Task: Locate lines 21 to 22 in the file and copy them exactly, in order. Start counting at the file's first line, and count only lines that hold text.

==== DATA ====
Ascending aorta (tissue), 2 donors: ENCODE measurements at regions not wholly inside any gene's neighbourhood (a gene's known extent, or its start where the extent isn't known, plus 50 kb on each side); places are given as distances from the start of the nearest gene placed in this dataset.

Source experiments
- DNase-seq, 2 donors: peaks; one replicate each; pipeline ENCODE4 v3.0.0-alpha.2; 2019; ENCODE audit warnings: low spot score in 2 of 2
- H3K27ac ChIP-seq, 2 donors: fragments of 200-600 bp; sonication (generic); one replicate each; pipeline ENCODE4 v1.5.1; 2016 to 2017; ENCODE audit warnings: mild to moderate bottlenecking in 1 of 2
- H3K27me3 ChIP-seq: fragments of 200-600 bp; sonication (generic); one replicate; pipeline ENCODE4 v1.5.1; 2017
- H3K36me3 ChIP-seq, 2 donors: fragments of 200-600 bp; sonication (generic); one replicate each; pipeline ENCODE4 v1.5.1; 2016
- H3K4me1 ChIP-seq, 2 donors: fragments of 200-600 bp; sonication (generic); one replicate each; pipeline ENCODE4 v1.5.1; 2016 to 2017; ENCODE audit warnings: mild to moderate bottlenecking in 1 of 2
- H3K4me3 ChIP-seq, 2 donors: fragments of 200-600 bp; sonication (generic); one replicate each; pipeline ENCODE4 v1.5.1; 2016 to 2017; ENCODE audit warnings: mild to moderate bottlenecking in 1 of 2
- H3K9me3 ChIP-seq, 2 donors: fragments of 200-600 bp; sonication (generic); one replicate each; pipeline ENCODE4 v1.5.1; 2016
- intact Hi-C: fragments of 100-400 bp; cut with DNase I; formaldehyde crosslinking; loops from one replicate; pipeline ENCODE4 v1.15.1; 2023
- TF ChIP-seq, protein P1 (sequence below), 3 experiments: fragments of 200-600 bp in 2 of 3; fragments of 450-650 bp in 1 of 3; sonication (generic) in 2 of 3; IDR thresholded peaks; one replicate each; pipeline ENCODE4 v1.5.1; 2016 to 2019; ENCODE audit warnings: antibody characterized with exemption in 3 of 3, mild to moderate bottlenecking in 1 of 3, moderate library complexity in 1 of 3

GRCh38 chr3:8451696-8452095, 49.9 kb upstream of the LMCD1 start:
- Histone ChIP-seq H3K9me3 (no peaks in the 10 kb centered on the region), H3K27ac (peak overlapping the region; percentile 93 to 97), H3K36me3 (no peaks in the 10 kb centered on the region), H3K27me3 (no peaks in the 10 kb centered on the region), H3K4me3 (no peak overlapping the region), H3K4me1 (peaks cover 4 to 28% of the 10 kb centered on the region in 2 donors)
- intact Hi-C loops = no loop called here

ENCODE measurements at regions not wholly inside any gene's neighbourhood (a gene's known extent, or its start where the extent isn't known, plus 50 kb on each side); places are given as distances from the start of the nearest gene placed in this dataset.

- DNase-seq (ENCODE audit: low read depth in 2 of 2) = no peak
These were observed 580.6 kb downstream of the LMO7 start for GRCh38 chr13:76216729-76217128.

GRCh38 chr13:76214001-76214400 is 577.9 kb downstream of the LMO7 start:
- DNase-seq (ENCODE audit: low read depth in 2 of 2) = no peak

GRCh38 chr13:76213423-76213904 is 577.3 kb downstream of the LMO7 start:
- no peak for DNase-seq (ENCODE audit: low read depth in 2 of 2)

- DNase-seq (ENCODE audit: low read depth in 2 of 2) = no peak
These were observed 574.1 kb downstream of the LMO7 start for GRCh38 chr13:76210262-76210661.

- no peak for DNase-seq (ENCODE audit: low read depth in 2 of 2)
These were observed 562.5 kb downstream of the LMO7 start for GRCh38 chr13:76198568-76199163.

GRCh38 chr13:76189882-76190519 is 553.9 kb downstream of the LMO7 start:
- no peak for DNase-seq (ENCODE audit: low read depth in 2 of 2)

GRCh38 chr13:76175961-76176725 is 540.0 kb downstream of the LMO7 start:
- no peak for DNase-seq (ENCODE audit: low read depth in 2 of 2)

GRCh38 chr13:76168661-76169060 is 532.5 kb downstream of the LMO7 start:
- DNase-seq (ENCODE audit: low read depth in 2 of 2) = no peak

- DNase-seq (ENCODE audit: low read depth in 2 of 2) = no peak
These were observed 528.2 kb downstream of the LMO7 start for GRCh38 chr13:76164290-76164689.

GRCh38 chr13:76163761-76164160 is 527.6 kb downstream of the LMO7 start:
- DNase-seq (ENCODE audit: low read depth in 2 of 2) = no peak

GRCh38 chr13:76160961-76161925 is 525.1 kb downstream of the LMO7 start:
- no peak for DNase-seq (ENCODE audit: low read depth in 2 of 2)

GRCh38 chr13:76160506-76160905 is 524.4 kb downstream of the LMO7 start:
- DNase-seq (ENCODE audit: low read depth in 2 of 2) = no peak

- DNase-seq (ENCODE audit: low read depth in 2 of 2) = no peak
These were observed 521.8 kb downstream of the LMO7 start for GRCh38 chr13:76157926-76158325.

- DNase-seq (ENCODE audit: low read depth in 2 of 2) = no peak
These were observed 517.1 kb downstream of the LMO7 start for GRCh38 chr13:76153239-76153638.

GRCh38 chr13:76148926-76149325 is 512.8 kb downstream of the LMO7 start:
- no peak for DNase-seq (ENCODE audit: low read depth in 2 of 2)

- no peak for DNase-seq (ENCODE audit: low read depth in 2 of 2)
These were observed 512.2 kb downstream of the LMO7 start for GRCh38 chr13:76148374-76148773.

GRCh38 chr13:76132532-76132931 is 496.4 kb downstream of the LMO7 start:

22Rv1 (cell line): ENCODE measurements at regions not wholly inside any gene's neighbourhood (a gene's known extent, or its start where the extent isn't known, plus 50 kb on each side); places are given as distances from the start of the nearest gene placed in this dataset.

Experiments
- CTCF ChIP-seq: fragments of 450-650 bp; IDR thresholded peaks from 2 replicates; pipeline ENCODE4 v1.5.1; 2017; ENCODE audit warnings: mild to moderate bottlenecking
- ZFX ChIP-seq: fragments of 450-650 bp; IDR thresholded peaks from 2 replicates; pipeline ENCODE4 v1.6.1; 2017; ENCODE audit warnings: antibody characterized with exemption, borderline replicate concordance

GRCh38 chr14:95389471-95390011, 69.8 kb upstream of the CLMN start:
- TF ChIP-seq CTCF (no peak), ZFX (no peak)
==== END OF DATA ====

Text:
- no peak for DNase-seq (ENCODE audit: low read depth in 2 of 2)

- DNase-seq (ENCODE audit: low read depth in 2 of 2) = no peak